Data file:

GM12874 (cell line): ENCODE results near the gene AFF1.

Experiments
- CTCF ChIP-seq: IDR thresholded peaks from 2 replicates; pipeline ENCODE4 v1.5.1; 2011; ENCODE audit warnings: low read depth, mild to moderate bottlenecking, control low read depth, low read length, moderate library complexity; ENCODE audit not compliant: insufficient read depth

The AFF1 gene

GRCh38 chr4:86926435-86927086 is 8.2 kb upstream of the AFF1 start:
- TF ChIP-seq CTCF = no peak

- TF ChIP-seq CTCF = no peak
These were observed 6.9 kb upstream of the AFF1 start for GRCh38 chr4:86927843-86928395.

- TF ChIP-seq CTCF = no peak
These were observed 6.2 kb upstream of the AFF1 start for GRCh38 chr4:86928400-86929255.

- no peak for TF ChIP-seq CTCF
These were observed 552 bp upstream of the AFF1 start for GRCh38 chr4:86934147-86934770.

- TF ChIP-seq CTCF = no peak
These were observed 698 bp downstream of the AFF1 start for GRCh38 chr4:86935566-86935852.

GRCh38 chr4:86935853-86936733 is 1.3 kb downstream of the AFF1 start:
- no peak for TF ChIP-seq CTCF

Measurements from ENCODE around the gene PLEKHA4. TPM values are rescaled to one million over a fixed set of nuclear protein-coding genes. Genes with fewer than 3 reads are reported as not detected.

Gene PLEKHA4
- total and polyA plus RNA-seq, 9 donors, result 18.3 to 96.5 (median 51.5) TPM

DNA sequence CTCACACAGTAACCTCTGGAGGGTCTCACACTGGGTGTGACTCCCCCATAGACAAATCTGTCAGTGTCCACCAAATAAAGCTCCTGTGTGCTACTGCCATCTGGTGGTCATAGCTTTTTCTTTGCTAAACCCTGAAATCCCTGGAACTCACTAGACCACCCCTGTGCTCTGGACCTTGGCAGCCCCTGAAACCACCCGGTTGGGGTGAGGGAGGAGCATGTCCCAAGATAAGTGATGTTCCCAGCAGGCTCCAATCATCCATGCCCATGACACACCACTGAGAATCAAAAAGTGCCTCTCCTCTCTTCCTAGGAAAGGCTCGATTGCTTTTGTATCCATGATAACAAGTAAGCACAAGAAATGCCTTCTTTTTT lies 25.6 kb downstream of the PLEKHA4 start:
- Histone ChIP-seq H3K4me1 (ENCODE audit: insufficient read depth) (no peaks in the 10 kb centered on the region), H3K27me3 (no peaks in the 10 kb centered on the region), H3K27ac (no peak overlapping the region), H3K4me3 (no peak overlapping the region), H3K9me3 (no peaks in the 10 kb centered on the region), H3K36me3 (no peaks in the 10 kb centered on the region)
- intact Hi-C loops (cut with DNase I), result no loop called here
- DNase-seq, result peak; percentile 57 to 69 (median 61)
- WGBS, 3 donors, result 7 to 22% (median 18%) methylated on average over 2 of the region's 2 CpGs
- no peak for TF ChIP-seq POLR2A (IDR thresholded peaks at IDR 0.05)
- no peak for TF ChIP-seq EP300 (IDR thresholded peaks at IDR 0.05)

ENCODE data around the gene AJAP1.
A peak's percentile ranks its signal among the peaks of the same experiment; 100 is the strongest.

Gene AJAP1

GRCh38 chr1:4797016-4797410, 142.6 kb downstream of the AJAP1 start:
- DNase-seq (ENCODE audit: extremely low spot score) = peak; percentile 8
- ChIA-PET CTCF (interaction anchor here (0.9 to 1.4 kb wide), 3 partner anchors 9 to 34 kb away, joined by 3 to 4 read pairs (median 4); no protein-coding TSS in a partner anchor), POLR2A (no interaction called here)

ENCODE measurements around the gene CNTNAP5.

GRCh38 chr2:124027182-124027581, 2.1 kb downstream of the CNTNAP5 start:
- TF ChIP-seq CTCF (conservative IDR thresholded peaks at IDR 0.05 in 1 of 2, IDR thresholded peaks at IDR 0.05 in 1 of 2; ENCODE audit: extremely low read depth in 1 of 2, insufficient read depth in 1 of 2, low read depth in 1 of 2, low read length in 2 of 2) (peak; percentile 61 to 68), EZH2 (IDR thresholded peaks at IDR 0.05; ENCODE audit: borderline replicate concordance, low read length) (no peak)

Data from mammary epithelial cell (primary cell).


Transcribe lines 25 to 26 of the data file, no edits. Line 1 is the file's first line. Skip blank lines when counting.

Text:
- no peak for TF ChIP-seq POLR2A (IDR thresholded peaks at IDR 0.05)
- no peak for TF ChIP-seq EP300 (IDR thresholded peaks at IDR 0.05)